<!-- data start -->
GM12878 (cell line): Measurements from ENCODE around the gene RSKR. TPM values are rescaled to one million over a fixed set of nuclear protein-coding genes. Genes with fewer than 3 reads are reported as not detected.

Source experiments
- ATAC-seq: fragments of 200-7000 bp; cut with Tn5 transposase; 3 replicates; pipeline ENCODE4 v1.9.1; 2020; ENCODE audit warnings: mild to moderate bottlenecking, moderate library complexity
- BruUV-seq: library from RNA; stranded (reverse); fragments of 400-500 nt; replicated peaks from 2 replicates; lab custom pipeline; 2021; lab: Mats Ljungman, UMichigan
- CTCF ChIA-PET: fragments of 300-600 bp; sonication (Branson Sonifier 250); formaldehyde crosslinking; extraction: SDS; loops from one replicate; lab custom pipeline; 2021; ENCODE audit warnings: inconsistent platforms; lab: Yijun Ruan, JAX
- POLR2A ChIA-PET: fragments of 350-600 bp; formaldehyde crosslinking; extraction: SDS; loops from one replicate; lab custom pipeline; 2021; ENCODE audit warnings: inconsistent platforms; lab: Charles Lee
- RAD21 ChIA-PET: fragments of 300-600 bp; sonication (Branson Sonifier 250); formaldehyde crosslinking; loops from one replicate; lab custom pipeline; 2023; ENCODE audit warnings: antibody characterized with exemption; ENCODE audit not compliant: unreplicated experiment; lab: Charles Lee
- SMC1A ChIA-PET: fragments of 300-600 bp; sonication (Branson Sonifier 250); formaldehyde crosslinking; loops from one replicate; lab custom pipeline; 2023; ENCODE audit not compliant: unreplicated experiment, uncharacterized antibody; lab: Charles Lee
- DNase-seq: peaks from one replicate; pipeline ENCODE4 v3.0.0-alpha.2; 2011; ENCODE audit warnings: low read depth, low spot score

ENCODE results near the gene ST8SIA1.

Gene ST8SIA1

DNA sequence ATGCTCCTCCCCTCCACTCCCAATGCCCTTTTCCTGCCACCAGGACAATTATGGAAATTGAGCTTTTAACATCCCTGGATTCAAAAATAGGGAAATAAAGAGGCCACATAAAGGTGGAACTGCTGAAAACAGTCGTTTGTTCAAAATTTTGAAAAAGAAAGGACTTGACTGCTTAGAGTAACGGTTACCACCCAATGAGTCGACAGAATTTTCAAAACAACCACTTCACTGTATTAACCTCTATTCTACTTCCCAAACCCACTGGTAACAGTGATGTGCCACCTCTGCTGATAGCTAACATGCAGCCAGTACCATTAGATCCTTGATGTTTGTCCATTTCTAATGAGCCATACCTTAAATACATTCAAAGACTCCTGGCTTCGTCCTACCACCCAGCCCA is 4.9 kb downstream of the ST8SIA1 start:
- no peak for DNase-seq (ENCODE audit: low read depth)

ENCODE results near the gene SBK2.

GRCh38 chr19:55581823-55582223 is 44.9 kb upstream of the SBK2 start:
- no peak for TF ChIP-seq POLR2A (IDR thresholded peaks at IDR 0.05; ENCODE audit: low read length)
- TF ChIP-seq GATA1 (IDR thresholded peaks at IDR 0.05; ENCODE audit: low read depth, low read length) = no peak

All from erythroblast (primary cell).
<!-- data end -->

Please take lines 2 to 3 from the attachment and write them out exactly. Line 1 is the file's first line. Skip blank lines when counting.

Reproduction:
Source experiments
- ATAC-seq: fragments of 200-7000 bp; cut with Tn5 transposase; 3 replicates; pipeline ENCODE4 v1.9.1; 2020; ENCODE audit warnings: mild to moderate bottlenecking, moderate library complexity